Some businesses will even promote an employee without giving them a raise. This can happen because of budget issues, rigid guidelines related to average salaries in a department, and so on.
If you’ve just been promoted, and you want a higher raise than 3%, bring data and reasoned arguments to your supervisor meeting.
Compare the raise you’ve been offered to the average salaries other companies offer for similar positions. Mention recent projects you took part in that generated profit for the company and cite specific amounts of money. Be flexible and ready to negotiate for a prolonged period of time.
According to a recent News Release from the Bureau of Labor Statistics, average wages for civilian workers in the U.S. have gone up by 5.2% over the past year, while average benefits increased by 5.0%. In the same time period, wages/salaries for government workers went up by 4.4% and benefits by 5.0%.
How much of a raise to ask for during job interviews
Statistically, employees tend to get the highest raises when they transition to a new job at a new company, their salaries increasing by anywhere from 10% to 20%. The recent global pandemic threw these statistics into flux for a time, but on the whole, employees who move from their old job to a new job can expect to get fairly generous boosts in wage or salary.
If you’re trying to negotiate a higher salary during a job interview with a new company, most of the advice listed above will work just as well (describing ways you boosted profit/productivity in your old job, citing data about average salaries for this position, etc.).
Try to negotiate higher starting wages during the final stages of an interview, when hiring managers are emotionally invested in completing the job application process and bringing you on board.
Finally, make sure your agreed-upon salary increases are recorded in a formal job offer email or written employment contract.
What to do if your request for a higher salary gets denied
When your supervisor or hiring manager declines your request for a raise, you’ll naturally want to know why. More importantly, you’ll also want to know how you can change their minds.
Employers generally reject raise requests for two reasons. First, the company might just not have enough money to increase their employees’ salaries. The other, more brutal reason is that your employer simply doesn't care enough about the work you do to retain you in the long-term.
If your face-to-face request for a raise (or your salary increase request letter) does get denied, don’t respond with indignation, guilt-tripping, or other antagonizing behaviors. Instead, simply thank your employer for hearing you out then ask how you could earn a raise in the near future.
Sample questions to ask employers who deny you a raise:
“Thank you for considering my request. Can you tell me more about how you reached this decision?”
“I’m hoping to earn a salary increase sometime in the next six months. What would you recommend I do to achieve this goal?”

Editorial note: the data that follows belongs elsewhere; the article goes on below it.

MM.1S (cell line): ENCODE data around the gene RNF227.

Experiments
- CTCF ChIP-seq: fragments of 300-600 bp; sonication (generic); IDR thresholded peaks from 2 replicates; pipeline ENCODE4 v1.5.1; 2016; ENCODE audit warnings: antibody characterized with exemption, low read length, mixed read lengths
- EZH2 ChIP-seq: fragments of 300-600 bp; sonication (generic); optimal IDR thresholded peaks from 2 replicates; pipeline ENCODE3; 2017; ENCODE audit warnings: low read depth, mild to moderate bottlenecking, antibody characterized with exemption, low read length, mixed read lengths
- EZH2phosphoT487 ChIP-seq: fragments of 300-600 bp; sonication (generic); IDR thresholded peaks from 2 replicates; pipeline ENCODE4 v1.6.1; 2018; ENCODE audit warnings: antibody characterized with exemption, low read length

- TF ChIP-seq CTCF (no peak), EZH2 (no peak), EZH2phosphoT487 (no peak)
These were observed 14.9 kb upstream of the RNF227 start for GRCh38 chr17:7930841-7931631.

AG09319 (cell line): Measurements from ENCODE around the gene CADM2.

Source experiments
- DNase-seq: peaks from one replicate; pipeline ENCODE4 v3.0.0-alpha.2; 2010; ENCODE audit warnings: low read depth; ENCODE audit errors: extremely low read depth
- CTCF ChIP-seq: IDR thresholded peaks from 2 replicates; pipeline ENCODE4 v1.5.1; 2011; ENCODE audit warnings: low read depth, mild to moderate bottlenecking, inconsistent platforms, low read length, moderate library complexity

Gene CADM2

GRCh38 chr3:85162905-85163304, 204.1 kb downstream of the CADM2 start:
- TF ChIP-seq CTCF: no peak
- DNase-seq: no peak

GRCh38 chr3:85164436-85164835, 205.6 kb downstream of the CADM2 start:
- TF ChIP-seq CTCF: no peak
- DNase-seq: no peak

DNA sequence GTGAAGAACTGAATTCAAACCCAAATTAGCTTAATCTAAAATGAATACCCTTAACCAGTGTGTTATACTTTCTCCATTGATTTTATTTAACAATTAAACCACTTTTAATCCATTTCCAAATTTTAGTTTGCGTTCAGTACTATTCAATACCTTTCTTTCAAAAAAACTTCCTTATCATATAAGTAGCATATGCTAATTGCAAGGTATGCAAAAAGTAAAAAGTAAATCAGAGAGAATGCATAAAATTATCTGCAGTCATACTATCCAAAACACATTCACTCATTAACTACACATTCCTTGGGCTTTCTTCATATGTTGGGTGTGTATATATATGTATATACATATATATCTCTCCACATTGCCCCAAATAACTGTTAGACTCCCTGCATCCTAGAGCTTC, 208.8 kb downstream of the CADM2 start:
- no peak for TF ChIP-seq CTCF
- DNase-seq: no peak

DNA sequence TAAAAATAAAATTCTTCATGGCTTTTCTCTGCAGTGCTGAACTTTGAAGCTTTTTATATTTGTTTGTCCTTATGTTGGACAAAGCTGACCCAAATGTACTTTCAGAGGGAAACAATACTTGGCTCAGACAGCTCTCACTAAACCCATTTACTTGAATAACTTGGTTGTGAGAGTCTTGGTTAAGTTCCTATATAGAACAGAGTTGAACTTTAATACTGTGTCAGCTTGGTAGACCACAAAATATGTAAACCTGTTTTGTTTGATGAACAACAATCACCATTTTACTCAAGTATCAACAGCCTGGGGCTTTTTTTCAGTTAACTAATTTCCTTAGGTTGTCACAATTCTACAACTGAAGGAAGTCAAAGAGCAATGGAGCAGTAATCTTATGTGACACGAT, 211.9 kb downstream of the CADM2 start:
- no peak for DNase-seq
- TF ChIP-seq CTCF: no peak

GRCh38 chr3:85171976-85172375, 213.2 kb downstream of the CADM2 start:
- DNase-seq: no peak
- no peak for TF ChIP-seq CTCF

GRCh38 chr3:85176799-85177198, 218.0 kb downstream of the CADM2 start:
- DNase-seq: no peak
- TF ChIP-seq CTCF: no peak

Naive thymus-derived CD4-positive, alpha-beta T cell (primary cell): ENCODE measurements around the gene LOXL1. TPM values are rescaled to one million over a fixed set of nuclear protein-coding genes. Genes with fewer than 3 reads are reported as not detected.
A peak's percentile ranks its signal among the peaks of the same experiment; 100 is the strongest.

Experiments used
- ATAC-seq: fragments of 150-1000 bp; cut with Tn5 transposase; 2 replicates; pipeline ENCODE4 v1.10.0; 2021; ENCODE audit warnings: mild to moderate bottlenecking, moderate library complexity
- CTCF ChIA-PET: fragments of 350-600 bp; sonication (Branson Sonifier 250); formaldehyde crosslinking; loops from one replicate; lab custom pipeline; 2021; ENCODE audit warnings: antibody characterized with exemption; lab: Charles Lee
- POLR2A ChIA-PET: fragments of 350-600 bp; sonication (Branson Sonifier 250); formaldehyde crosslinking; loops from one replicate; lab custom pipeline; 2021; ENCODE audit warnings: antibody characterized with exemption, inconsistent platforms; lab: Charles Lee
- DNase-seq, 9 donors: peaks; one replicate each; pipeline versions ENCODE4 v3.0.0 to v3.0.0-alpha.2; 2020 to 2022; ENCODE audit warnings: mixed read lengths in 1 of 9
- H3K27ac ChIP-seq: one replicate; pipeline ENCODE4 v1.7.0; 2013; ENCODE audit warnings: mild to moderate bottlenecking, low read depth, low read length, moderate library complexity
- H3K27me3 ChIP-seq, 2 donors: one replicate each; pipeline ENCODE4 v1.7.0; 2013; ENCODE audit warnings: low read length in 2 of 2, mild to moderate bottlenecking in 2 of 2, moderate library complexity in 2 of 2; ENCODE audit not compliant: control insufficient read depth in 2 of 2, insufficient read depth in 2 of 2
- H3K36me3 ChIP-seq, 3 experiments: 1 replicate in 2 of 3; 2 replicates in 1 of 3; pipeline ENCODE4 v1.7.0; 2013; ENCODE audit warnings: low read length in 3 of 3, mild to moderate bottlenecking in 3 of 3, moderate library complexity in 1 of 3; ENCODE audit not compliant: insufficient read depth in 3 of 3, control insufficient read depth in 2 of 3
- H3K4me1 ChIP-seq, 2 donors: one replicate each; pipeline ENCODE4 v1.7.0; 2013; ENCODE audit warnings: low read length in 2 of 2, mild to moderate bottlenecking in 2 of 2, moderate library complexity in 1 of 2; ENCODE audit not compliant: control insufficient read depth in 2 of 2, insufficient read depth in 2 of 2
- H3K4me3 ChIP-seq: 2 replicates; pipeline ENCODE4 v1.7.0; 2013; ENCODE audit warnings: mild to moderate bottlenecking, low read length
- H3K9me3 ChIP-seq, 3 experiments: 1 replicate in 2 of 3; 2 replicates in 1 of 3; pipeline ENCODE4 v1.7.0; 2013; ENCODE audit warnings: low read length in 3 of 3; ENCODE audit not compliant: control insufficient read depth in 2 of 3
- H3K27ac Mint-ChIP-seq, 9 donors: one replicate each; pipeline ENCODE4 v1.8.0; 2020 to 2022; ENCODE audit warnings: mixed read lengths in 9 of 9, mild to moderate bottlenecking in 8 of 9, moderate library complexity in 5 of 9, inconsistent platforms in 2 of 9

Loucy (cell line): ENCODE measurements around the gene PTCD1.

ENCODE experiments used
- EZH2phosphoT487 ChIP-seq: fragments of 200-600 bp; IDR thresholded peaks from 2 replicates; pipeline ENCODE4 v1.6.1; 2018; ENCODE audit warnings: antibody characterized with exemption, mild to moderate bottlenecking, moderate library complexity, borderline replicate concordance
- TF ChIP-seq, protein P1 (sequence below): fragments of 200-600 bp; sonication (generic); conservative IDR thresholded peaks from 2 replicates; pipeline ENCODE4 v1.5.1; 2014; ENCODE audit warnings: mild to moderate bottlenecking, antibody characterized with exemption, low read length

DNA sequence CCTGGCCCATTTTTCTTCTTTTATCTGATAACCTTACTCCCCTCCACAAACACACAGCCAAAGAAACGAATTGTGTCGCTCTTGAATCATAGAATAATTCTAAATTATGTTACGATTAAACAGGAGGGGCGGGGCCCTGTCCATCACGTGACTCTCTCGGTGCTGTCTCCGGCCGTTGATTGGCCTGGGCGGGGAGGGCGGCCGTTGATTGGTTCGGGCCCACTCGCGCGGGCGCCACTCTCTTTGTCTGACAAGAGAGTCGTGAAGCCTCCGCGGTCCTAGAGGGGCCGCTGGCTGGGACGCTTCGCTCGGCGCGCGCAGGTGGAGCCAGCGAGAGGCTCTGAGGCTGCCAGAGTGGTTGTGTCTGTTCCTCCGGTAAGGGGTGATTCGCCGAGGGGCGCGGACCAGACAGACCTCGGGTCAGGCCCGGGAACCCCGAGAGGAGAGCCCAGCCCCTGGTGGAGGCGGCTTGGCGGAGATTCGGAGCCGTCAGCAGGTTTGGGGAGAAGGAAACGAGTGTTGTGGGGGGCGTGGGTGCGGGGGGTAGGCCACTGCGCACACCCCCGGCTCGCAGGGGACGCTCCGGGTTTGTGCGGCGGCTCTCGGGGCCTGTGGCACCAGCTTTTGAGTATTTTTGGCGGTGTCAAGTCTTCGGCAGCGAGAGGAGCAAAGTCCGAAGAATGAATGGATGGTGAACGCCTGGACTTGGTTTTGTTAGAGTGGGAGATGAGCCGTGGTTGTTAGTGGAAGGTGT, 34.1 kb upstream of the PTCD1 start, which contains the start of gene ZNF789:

“If a raise isn’t viable at the moment, are there alternative bonuses or benefits I could work towards?”
If your employer responds positively to your questions, this can be a sign that they’re interested in negotiating a compromise salary range or rewarding you in some other way.
For instance, they might offer you:
A smaller but still meaningful salary increase
Bonus pay for special projects
The freedom to arrange your own work schedule
Extra vacation hours
Increased stock options or better portfolios
If your employer avoids answering your questions or actively shuts down your attempts to ask them, that can be a sign they don’t value your work or your potential to advance within the company.
In situations like these, it may be best to cut your losses and search for better paying work at another business.
If you do happen to get one or more job offers that offer better salaries and benefits, you can tactfully mention these offers during negotiations with your current bosses. Under ideal circumstances, they might just give you a better counter offer.
Request a raise after major personal accomplishments, periods of profit, or when employers aren’t swamped with work.
Compare your current salary to your current living expenses and the average salaries for professionals in your job sector. Make sure your proposed salary increase is higher than the former and close to the latter.
When asking bosses for a raise in your current position, suggest a salary increase close to 10%.
If you’ve just been promoted, ask bosses for a raise that’s higher (but not too much higher) than 3%.
If you’re switching jobs, you can expect a starting salary that’s 10-20% higher than the wages from your previous job. If you’re negotiating for a raise near the end of your job interview, get any salary agreements in writing.
When requesting a raise to a boss or hiring manager, talk about moments where you improved company profits or increased workplace efficiency. Cite concrete, well-researched numbers.
If your initial request for a raise is denied, there’s still room for you to negotiate with your boss. Ask them what you can do to get a raise at a future time and inquire about other benefits you could earn.